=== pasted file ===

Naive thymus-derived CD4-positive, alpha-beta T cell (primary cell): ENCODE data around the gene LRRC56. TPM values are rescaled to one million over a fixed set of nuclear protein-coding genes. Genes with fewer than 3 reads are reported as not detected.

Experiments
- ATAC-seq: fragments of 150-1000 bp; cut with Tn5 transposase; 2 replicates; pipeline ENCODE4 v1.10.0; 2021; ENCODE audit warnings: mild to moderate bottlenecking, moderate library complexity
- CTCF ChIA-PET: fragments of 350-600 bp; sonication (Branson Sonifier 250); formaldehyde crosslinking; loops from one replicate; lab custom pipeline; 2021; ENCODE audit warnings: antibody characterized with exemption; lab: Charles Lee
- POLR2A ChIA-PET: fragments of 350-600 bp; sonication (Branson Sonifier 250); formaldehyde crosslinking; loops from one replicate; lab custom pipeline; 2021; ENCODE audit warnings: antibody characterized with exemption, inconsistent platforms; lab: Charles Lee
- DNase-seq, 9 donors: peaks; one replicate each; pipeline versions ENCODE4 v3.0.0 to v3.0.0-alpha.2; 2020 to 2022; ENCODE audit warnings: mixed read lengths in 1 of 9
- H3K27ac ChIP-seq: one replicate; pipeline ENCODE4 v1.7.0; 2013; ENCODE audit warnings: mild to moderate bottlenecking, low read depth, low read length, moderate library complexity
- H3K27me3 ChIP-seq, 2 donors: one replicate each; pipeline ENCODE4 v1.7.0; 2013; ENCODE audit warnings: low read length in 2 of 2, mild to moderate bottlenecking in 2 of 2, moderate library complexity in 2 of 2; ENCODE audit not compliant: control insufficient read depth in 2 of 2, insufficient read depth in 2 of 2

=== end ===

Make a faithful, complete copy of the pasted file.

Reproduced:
Naive thymus-derived CD4-positive, alpha-beta T cell (primary cell): ENCODE data around the gene LRRC56. TPM values are rescaled to one million over a fixed set of nuclear protein-coding genes. Genes with fewer than 3 reads are reported as not detected.

Experiments
- ATAC-seq: fragments of 150-1000 bp; cut with Tn5 transposase; 2 replicates; pipeline ENCODE4 v1.10.0; 2021; ENCODE audit warnings: mild to moderate bottlenecking, moderate library complexity
- CTCF ChIA-PET: fragments of 350-600 bp; sonication (Branson Sonifier 250); formaldehyde crosslinking; loops from one replicate; lab custom pipeline; 2021; ENCODE audit warnings: antibody characterized with exemption; lab: Charles Lee
- POLR2A ChIA-PET: fragments of 350-600 bp; sonication (Branson Sonifier 250); formaldehyde crosslinking; loops from one replicate; lab custom pipeline; 2021; ENCODE audit warnings: antibody characterized with exemption, inconsistent platforms; lab: Charles Lee
- DNase-seq, 9 donors: peaks; one replicate each; pipeline versions ENCODE4 v3.0.0 to v3.0.0-alpha.2; 2020 to 2022; ENCODE audit warnings: mixed read lengths in 1 of 9
- H3K27ac ChIP-seq: one replicate; pipeline ENCODE4 v1.7.0; 2013; ENCODE audit warnings: mild to moderate bottlenecking, low read depth, low read length, moderate library complexity
- H3K27me3 ChIP-seq, 2 donors: one replicate each; pipeline ENCODE4 v1.7.0; 2013; ENCODE audit warnings: low read length in 2 of 2, mild to moderate bottlenecking in 2 of 2, moderate library complexity in 2 of 2; ENCODE audit not compliant: control insufficient read depth in 2 of 2, insufficient read depth in 2 of 2